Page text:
* Greek index to attract fresh international money
* Flows could hit $3 billion
* Top three banks the biggest new MSCI EM index entrants
By Sujata Rao and Simon Jessop
LONDON, Nov 8 (Reuters) - Greece’s leading companies are set for a multi-billion-dollar boost in stock market value as a result of their inclusion in MSCI’s flagship emerging market index, improving their appeal to investors as they struggle in a deep recession.
Ten Greek companies will enter MSCI’s Emerging Markets index on Nov. 27, the index provider said on Thursday. The Greek bourse had already been surging in heavy volume as international investors took a fresh look at a country whose debt crisis hammered asset values.
MSCI, which has $7 trillion benchmarked against its indices, said National Bank of Greece, Piraeus Bank and Alpha Bank would be the biggest entrants.
Greece is being relegated from the top, developed market index in what might seem like a major setback. But many analysts reckon Greece will benefit hugely from the move, which follows similar action from index providers Russell Indexes and Standard & Poor’s. FTSE may also follow suit.
“It is in the longer term a much more positive outcome for Greece,” said Ludovic Moreau, global head of portfolio trading strategies at Citi.
Moreau estimates passive, index-tracking funds will pump $500 million into the affected companies, while an additional $350 million could come from semi-passive funds that are allowed to track the index with more magnitude.
He said Greece’s tiny 0.02 percent weighting in the MSCI Developed index had been a huge disadvantage as it allowed many passive investors to ditch it altogether from their portfolios.
With Greece’s share of the emerging index set to total 0.4 percent and nearly 4 percent of MSCI’s Emerging Europe index , that is set to change.
Adding to the benefits to the Greek bourse is the potential money from “active” investors, who pick stocks they like based on an assessment of the company itself, rather than its membership of any index. Many of them specialise in emerging markets and, to now, were unable to invest in Greek stocks.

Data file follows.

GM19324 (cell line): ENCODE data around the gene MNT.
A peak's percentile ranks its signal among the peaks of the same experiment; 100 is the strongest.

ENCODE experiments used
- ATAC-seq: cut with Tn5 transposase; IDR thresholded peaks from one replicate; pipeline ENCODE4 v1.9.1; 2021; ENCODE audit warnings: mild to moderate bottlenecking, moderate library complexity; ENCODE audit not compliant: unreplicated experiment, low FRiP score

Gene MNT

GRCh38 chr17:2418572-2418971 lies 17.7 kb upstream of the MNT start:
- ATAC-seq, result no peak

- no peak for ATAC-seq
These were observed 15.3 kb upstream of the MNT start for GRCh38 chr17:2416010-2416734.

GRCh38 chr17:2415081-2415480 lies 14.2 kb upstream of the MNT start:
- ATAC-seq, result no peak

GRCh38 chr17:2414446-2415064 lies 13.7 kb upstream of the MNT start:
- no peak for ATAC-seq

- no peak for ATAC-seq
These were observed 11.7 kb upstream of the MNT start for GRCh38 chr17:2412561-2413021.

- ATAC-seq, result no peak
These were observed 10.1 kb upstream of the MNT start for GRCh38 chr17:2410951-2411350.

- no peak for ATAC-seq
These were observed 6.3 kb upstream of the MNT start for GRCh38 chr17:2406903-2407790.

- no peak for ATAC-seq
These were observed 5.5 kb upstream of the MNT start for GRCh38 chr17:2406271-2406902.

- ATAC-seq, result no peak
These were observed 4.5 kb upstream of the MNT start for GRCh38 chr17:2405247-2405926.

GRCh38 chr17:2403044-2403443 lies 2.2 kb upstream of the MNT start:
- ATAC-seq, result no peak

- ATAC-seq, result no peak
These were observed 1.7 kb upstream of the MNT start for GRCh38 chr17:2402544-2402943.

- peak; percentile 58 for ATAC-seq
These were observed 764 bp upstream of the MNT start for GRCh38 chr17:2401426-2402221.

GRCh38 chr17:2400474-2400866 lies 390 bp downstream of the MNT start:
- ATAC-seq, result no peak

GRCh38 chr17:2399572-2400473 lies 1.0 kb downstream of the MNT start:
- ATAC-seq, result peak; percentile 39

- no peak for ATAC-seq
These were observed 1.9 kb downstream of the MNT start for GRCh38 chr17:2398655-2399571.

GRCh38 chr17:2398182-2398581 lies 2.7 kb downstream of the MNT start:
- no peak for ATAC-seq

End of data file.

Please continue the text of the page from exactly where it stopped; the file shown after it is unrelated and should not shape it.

Money coming in from those investors may represent as many as three to four times the passive volumes, Moreau said, adding: “We estimate around $2-3 billion of exposure that could come from active fund managers.”
Another bank, Renaissance Capital, predicted inflows of $520 million into Greek shares from exchange-traded funds.
“The effect of MSCI EM Index inclusion is likely to be two-way for larger stocks, which will simply transition from the developed to the EM Index, and more positive for the smaller names currently not included in the MSCI Developed Greece Index, which will become part of the MSCI Emerging Greece Index,” Renaissance said.
The other Greek additions to MSCI’s Emerging Market index are consumer goods firm Folli Follie, Hellenic Petroleum, retailer Jumbo, lottery firm OPAP , telecom company OTE, utility Public Power Corp and Titan Cement.
If the new flows materialise, the potential impact is huge. Citi calculates, for instance, that just passive and semi-passive flows would amount to between 10 and 30 times the average daily trading volume on some of the companies.
Some of those expectations are reflected already in recent moves in the Greek bourse, which is up 30 percent in 2013, outpacing regional peers, on tentative signs of recovery.
Active money has shifted into the bourse ahead of the index shuffle, helping send October volumes on the Athens exchange to their highest since June 2012.
A subset of 11 companies that were expected to enter the emerging markets index has risen more than 50 percent in absolute dollar terms since the first announcement of Greece’s demotion on June 11, 2013, Deutsche Bank said.
“We have seen a lot of interest in finding out about the Greek market and companies, most emerging market funds have done quite a bit of due diligence on it,” said John-Paul Smith, head of emerging equity strategy at Deutsche Bank in London. (Additional reporting by Sudip Kar-Gupta and Carolyn Cohn in London and Angeliki Koutantou and Lefteris Papadimas in Athens; editing by Tom Pfeiffer)